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Lansing — COVID-19 already had infected hundreds of Michiganians as U.S. Sen. Bernie Sanders and former Vice President Joe Biden barnstormed the state in early March seeking the Democratic presidential nomination, according to state health department data.

Infections of the novel coronavirus were surfacing — but not yet confirmed — more than a week before March 10, the date of Michigan's pivotal presidential primary election and when the state officially confirmed the first case here.

Although they tested positive at a later date, at least 365 Michigan residents' symptoms of the virus began before March 10, according to statistics tracked and publicly released by the state Department of Health and Human Services. There can be a lag of up to 14 days before someone who is infected begins feeling symptoms, according to health experts.

According to the state's data, 13 individuals who later tested positive began feeling symptoms on March 1. Of those, nine were from the southeast Michigan counties of Macomb, Monroe, Oakland, St. Clair, Washtenaw and Wayne. The numbers are listed by emergency preparedness regions.

After someone tests positive, a member of the health department reaches out to the person and asks when the person began feeling ill, said Lynn Sutfin, spokeswoman for the health department. That's how the state tracked the "onset" data that's available.

Officials couldn't say last week whether any of those individuals with symptoms in early March attended campaign rallies, voted at precincts or joined other large gatherings, Sutfin said.

But people could have had infections weeks or "perhaps even a month or two" before the first known cases occurred, said Stephen Hawes, an epidemiology professor at the University of Washington.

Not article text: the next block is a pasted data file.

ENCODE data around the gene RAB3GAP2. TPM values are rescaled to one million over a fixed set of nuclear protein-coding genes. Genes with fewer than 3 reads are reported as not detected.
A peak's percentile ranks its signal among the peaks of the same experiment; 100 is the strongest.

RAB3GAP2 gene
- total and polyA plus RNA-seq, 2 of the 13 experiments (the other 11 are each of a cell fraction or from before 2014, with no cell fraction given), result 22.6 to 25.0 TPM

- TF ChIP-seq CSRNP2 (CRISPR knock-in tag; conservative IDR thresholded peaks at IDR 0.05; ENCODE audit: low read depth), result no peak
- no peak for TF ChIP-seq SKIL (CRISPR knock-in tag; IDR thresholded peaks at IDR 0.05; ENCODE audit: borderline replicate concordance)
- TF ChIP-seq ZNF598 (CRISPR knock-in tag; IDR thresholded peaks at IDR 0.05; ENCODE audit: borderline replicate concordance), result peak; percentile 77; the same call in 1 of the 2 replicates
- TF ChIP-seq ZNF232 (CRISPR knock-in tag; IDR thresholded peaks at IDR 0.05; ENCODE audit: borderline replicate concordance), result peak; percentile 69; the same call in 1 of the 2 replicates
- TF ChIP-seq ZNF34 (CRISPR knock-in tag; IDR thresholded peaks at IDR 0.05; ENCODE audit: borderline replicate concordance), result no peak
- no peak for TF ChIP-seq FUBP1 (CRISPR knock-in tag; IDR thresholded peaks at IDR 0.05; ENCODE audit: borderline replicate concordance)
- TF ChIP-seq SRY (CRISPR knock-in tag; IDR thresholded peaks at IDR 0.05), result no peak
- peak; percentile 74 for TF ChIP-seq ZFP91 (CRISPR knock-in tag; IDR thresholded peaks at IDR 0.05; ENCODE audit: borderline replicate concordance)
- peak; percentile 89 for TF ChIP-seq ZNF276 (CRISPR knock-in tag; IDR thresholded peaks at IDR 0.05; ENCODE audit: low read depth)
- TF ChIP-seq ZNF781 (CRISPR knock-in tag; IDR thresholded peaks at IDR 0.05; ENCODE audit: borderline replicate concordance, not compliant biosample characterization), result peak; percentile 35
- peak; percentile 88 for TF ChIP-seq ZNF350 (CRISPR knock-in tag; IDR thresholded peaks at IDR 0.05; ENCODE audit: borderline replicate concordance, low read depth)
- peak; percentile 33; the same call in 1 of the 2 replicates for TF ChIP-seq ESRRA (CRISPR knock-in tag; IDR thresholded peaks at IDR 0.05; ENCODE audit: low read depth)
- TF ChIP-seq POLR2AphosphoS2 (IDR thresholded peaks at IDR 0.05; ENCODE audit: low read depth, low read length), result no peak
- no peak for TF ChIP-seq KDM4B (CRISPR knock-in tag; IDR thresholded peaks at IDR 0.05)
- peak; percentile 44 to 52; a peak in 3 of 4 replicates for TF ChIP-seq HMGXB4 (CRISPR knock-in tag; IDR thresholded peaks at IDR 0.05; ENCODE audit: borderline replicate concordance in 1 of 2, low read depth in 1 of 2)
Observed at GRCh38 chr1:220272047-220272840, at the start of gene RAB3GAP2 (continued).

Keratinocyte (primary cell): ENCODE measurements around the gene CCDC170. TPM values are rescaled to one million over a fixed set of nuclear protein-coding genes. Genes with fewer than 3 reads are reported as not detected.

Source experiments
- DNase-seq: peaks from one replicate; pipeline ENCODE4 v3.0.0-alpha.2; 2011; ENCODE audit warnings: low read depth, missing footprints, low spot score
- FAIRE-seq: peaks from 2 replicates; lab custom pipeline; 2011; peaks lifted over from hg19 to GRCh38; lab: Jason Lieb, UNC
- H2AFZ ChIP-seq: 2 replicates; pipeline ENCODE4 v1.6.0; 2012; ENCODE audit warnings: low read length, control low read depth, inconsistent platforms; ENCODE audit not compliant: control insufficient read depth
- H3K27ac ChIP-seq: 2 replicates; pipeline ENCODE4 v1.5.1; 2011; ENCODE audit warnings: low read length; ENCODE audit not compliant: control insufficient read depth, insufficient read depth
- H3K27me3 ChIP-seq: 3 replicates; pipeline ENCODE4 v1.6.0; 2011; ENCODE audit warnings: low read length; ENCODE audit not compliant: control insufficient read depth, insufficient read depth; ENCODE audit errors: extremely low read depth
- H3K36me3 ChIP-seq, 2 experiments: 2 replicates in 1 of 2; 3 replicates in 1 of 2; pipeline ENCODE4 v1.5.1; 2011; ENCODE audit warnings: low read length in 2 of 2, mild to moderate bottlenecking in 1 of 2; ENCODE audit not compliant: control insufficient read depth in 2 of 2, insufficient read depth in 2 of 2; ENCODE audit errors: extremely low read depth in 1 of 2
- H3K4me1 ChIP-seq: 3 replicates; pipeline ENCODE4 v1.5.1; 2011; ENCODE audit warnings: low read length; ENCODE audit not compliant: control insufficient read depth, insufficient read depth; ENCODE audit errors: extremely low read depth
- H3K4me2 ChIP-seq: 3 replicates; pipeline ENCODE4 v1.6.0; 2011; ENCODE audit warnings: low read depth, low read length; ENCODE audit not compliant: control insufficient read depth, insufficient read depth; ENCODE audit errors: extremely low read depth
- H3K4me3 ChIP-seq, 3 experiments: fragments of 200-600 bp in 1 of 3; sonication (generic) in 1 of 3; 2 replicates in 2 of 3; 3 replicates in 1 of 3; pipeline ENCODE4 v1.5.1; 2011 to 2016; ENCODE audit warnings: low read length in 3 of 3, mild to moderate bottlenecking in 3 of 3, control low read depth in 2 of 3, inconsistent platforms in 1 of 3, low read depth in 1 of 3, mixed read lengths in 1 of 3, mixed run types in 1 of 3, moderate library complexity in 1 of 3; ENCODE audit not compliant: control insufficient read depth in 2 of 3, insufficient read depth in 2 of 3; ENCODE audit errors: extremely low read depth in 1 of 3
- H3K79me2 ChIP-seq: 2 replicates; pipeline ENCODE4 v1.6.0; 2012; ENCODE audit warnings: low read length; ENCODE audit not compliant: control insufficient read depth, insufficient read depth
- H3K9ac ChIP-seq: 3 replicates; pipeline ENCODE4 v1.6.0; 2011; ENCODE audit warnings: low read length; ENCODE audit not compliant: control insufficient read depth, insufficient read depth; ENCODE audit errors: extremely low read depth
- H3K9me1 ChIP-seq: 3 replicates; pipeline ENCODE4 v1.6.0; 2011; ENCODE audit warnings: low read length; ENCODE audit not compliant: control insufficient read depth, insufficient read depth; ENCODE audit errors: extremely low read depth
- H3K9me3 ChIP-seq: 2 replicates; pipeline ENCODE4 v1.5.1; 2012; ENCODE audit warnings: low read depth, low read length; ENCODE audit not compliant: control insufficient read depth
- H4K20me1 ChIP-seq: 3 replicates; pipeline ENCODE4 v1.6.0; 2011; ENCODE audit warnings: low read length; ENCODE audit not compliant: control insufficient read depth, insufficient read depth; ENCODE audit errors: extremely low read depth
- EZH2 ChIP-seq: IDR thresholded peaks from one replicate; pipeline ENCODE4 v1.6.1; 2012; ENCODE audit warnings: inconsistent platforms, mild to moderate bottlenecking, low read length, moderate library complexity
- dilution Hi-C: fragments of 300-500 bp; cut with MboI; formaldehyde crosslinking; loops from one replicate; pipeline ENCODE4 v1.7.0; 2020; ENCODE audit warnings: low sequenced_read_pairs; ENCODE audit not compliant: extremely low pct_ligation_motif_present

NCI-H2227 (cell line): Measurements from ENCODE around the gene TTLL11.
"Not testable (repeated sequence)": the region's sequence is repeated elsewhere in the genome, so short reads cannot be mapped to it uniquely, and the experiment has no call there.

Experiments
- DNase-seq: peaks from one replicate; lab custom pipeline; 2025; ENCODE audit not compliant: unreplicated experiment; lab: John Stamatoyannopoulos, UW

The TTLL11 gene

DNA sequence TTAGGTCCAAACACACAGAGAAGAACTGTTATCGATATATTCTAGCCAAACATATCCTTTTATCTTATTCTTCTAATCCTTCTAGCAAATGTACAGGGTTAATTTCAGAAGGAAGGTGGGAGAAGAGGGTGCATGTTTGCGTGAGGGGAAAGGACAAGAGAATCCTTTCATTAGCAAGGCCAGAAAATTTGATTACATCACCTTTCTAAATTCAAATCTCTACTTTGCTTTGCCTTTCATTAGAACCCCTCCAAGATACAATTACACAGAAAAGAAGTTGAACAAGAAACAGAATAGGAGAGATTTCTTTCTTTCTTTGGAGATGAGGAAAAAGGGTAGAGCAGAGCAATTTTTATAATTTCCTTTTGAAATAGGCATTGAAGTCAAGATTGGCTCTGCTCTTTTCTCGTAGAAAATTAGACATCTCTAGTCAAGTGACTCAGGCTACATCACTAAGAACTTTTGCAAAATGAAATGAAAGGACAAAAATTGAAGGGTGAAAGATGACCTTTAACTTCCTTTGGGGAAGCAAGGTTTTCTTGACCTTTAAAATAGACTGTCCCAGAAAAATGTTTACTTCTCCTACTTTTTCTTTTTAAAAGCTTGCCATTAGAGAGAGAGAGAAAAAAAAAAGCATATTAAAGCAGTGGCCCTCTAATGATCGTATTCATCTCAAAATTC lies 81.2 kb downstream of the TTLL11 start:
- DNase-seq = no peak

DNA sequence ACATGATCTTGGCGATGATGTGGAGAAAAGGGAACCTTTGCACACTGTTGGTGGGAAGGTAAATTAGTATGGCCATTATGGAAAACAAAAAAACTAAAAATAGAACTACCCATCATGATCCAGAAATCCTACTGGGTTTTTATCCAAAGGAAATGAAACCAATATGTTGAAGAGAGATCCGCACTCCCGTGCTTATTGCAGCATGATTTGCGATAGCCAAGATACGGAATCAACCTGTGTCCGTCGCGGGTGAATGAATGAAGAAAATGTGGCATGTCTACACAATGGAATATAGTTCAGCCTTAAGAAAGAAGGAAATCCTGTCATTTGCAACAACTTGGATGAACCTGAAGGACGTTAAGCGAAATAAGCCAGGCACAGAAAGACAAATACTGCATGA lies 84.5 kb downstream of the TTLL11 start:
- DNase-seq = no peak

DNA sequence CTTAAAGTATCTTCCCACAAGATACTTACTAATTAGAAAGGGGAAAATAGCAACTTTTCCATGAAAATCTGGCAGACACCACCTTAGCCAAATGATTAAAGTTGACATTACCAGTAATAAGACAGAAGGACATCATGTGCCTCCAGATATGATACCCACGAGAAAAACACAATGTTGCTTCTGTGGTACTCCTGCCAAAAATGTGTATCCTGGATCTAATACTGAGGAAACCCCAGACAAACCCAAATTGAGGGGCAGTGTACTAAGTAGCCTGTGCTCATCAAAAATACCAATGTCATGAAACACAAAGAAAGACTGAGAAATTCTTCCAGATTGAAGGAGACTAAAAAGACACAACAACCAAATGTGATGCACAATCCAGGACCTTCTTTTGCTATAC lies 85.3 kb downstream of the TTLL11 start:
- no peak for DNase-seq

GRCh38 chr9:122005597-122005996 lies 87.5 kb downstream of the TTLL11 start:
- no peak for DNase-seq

It is "highly likely that in most communities, the first cases were present before ascertained by hospitals or health departments," Hawes added.

Some epidemiologists already have said Michigan's March 10 presidential primary could have played a role in spreading the virus here. The state ranks above most of its Midwestern neighbors for the number of confirmed COVID-19 cases and fourth nationally for the number of deaths linked to the virus.

Sanders held seven Michigan campaign events in the four days before the primary, with most of them being rallies. Biden held three events on March 9, concluding with a rally at Detroit Renaissance High School attended by Gov. Gretchen Whitmer and Democratic U.S. Sens. Cory Booker of New Jersey and Kamala Harris of California.

Last month, in an interview with The Detroit News, Whitmer said it likely would not do much good to "relitigate every event that occurred in the month or two leading up to our first cases."

"I just acknowledge that we now know that any public gathering is a bad idea," said Whitmer, when asked about the role the primary rallies might have played in accelerating the virus spread in Michigan. 

She noted there were other events, besides the rallies, that might have contributed to potential spread, including Big Ten basketball games. And the lack of clear federal guidance at the time meant "people weren't as well informed as we should have been and taking seriously as we should have been," Whitmer said.

When restrictions began

Whitmer banned gatherings of more than 250 people on March 13, three days after the primary election and four days after she attended the rally in Detroit with Biden that drew a crowd of about 2,000 people.

The Detroit rally featured volunteers giving out hand sanitizer as participants headed into Renaissance High School.

A day later, Whitmer held a news conference, confirming the first cases of the virus in  Michigan.

"It has moved into Michigan," the governor said. "... Please make sure your family and friends are taking every preventative measure possible."

The tests confirming the initial cases involved an Oakland County woman with a recent history of international travel and a Wayne County man with a recent history of domestic travel.

The Detroit event was the lone large rally that Biden held in Michigan before the primary as he held two smaller, restricted events in Grand Rapids and Flint. But Sanders held a series of large events across the state before the primary.